Plant-based protein maintains muscle mass in aging people

A joint Canadian-Scottish study compared proteins from animal and plant sources in order to determine which is better at stimulating the muscles of older people to create new protein. They reported that diets with more than one type of plant protein or taking leucine along with plant-based protein can help maintain the mass and strength of the muscles of an aging person.

The researchers were supported by McMaster University and the University of Stirling. They published their findings in the journal Proceedings of the Nutrition Society.

  • Plant-based proteins provide 60 percent of the total protein consumed by people around the world on an annual basis. However, there is little information about the effect of these proteins on the creation of muscle protein.
  • The increasing population requires a commensurate increase in the production of protein-rich food. New and sustainable sources of food must be found.
  • Soy and wheat are the most commonly used sources of plant protein in earlier studies. Their animal-based counterparts, casein and whey, are much better known. This lack of information needs evaluation.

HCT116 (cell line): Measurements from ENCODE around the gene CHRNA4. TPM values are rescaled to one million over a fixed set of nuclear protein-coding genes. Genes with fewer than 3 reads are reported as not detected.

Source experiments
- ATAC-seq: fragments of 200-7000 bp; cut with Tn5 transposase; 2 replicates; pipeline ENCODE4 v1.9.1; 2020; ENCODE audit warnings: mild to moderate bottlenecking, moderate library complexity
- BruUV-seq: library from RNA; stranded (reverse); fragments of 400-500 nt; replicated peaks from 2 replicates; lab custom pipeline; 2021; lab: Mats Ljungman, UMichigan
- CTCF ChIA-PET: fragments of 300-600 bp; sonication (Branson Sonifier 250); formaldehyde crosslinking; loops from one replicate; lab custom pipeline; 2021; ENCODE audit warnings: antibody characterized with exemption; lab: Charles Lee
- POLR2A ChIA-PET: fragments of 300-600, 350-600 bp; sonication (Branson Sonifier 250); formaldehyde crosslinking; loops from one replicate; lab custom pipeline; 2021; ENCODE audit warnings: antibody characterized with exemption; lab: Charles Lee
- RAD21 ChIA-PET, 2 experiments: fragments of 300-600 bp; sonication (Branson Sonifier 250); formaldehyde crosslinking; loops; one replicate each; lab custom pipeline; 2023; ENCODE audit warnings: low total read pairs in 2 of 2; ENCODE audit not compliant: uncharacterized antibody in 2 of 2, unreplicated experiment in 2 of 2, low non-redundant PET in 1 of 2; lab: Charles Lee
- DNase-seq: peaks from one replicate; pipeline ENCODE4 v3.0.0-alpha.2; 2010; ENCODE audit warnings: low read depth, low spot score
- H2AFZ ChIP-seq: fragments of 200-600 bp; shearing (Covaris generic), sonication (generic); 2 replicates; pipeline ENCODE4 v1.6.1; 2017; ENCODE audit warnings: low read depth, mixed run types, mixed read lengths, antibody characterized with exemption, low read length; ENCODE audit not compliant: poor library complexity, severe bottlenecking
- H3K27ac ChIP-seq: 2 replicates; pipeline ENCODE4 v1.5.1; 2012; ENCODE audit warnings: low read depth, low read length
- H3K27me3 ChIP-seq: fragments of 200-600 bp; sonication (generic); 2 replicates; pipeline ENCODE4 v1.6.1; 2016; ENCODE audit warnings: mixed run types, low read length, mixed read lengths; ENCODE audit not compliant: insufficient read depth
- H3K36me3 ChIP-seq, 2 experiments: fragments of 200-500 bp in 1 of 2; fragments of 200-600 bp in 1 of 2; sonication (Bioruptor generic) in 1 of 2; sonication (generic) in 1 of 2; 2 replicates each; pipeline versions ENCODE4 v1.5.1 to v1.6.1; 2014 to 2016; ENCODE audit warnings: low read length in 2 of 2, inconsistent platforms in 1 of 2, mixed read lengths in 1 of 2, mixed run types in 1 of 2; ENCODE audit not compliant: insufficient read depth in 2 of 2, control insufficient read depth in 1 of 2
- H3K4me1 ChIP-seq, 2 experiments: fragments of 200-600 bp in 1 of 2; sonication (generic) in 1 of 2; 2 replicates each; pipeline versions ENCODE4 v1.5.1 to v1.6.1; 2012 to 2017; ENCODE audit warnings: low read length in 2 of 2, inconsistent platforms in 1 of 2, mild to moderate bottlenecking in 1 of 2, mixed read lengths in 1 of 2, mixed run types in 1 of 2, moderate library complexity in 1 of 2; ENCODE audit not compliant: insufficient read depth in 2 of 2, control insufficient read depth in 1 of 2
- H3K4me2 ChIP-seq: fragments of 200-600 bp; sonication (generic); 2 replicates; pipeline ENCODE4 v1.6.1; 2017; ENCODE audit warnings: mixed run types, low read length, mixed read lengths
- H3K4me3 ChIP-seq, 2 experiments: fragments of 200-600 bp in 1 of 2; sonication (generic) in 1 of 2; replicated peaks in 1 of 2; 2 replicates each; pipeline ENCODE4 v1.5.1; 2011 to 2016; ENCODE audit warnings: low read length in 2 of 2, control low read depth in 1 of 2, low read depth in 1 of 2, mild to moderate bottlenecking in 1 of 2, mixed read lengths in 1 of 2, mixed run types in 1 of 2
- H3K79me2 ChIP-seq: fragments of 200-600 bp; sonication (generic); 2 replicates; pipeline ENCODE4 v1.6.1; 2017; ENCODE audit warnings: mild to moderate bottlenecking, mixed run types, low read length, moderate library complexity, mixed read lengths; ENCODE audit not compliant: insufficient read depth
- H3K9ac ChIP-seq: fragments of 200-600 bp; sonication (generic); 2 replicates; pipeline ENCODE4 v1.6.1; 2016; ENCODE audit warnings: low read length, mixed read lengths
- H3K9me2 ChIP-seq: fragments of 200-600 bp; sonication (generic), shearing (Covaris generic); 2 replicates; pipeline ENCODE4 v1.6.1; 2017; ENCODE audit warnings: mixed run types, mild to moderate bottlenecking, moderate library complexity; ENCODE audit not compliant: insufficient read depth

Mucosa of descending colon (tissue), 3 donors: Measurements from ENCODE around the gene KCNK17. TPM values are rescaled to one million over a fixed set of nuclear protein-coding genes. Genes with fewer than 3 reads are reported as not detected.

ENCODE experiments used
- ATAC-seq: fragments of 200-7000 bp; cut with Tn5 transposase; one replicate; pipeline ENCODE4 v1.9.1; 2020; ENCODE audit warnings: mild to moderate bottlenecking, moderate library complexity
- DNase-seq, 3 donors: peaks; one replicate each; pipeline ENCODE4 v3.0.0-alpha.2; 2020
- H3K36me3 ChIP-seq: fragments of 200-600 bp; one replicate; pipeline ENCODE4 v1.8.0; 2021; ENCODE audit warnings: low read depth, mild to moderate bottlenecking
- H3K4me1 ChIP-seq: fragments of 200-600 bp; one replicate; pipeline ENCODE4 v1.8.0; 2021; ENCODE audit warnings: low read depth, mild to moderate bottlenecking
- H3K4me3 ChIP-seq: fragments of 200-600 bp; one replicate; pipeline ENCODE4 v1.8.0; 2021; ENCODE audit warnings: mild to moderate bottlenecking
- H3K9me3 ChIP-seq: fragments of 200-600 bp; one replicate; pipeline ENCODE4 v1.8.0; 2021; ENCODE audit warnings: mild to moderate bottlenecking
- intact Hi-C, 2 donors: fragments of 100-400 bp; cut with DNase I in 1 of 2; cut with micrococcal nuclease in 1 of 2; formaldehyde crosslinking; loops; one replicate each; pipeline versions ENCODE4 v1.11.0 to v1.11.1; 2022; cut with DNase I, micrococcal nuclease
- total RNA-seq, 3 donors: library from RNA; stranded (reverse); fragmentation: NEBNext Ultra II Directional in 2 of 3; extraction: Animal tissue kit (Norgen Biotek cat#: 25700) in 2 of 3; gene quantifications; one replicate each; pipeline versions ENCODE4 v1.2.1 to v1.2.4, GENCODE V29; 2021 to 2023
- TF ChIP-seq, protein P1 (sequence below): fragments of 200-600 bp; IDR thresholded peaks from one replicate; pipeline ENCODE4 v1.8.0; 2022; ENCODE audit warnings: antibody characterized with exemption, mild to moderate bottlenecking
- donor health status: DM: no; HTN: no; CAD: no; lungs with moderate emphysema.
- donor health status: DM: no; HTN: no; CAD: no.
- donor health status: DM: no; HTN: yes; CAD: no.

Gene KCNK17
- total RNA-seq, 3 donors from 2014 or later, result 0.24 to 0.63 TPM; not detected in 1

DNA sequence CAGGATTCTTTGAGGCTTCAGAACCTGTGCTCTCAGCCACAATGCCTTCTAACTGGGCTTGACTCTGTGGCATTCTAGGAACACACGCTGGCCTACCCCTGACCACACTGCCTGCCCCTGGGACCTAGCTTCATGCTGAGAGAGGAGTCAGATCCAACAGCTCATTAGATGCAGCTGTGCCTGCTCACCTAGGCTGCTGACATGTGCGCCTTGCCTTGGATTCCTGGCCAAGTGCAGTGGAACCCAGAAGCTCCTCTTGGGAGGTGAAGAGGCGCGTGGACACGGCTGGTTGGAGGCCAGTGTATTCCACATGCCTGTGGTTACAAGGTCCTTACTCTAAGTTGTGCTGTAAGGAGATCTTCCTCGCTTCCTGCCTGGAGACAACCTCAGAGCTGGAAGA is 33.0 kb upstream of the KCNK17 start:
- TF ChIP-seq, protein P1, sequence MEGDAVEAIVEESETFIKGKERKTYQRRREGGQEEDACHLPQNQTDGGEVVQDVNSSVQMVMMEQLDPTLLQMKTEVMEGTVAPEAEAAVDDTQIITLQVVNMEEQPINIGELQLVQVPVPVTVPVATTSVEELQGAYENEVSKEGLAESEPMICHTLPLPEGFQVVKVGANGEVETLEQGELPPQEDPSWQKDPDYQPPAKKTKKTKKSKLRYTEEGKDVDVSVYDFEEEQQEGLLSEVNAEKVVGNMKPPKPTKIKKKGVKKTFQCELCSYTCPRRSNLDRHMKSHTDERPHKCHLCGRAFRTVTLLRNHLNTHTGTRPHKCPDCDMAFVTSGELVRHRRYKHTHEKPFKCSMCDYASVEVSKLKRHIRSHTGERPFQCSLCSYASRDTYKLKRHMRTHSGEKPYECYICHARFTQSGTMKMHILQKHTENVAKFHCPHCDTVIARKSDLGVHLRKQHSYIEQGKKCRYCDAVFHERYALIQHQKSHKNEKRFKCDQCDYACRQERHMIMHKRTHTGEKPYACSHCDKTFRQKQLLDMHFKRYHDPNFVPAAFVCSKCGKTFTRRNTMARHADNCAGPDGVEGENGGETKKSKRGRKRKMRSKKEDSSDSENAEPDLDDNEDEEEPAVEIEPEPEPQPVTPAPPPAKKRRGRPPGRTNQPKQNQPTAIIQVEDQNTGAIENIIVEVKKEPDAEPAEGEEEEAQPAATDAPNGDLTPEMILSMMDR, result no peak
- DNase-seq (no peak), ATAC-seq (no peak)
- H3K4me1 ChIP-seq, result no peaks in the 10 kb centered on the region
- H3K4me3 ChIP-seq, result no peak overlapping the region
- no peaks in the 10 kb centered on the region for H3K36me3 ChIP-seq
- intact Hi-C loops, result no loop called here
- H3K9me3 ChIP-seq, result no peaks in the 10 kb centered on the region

• A number of plant-based proteins lack lysine and/or methionine. The absence of these essential amino acids can hamper the amount of muscle protein that can be produced from the plant protein.
  • Plant-based protein diets can improve their anabolic properties by combining or more protein-rich plants. They can also take the amino acid leucine to improve the synthesis of muscle protein.

The researchers concluded that a modified diet based on plant proteins could help older people keep their muscles in good shape.

Read the full text of the study at this link.

If you want to know what plants can provide the proteins you need to maintain your muscles, visit

Journal Reference:

Gorissen SHM, Witard OC. CHARACTERISING THE MUSCLE ANABOLIC POTENTIAL OF DAIRY, MEAT AND PLANT-BASED PROTEIN SOURCES IN OLDER ADULTS. Proceedings of the Nutrition Society. 29 August 2017;77(01):20–31. DOI: 10.1017/s002966511700194x.

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